Brian Harman had positioned himself perfectly off the 12th tee. Well, almost; his drive came to rest in a divot. However, he was undeterred and turned the bad fortune into an eagle.
For you, the scenario might go something like this: it has taken almost the whole round to tame the big stick and you finally crush a drive right down the middle. In the midst of asking your buddy when the grand opening is for the Wal-Mart being built between his drive and yours, you catch a glimpse of instant golf karma. Your best drive of the day now sits in solitude, surrounded by grass but resting on bare earth, a divot!
It’s an unfortunate circumstance, but if you can mentally rebound and follow these tips you can turn that lie into a look at birdie, or even an eagle like Brian.
Let’s take one club less than if the shot was in a normal lie. We do this because the adjusted setup will de-loft the club.
Play the ball a couple inches inside of your back foot. This creates the shaft lean that de-lofts the club for us (why we clubbed down) and now the ball is located along our swing arc in a position where we are guaranteed to contact the ball first.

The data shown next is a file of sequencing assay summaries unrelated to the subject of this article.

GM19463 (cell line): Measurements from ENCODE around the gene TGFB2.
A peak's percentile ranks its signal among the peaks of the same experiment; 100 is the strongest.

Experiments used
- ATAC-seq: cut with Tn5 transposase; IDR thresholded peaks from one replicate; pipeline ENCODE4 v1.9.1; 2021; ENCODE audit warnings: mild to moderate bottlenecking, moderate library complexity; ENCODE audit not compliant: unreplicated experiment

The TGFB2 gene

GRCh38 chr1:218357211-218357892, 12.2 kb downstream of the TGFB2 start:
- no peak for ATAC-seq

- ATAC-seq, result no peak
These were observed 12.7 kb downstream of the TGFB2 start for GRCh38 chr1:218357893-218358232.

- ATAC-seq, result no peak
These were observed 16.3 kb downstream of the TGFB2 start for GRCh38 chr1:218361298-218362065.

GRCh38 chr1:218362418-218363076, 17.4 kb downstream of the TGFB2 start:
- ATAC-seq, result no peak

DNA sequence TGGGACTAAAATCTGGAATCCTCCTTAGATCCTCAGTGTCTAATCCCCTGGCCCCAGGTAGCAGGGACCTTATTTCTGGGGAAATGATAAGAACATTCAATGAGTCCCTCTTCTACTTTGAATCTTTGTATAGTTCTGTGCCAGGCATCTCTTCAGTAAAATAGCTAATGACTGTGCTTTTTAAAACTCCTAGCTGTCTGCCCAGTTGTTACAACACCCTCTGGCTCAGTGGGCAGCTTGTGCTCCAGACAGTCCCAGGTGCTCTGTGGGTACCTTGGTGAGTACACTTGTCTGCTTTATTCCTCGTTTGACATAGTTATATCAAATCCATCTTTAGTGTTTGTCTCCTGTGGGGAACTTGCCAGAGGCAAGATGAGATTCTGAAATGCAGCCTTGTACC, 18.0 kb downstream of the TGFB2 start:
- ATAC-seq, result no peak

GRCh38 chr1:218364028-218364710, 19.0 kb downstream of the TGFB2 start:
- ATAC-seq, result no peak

On the backswing, hinge your wrists and feel the clubhead stay higher than your hands throughout. The feel of the downswing and impact should be as if you are “all arms” and driving down into the back of the ball.
If you execute this shot properly, the half of the old divot the ball was in will be deeper than the rest of the divot. This is simply because we had to dig down deeper than the level of terrain that the ball was resting in.
Remember, it’s okay to do some excavating when playing this shot. Take out your frustrations of drawing this bad lie on the back of the ball and the dirt underneath.
Finally, it’s worth noting that similar to the results of Brian Harman’s shot, the ball will not have much spin and will likely release. So anticipate some rollout and plan your landing spot accordingly.